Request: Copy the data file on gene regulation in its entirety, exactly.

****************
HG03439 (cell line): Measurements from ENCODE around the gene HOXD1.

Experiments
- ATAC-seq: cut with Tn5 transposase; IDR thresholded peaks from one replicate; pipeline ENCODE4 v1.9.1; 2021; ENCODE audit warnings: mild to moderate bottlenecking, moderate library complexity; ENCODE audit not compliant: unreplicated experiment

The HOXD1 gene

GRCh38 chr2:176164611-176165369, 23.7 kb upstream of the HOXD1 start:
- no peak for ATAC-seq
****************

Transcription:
HG03439 (cell line): Measurements from ENCODE around the gene HOXD1.

Experiments
- ATAC-seq: cut with Tn5 transposase; IDR thresholded peaks from one replicate; pipeline ENCODE4 v1.9.1; 2021; ENCODE audit warnings: mild to moderate bottlenecking, moderate library complexity; ENCODE audit not compliant: unreplicated experiment

The HOXD1 gene

GRCh38 chr2:176164611-176165369, 23.7 kb upstream of the HOXD1 start:
- no peak for ATAC-seq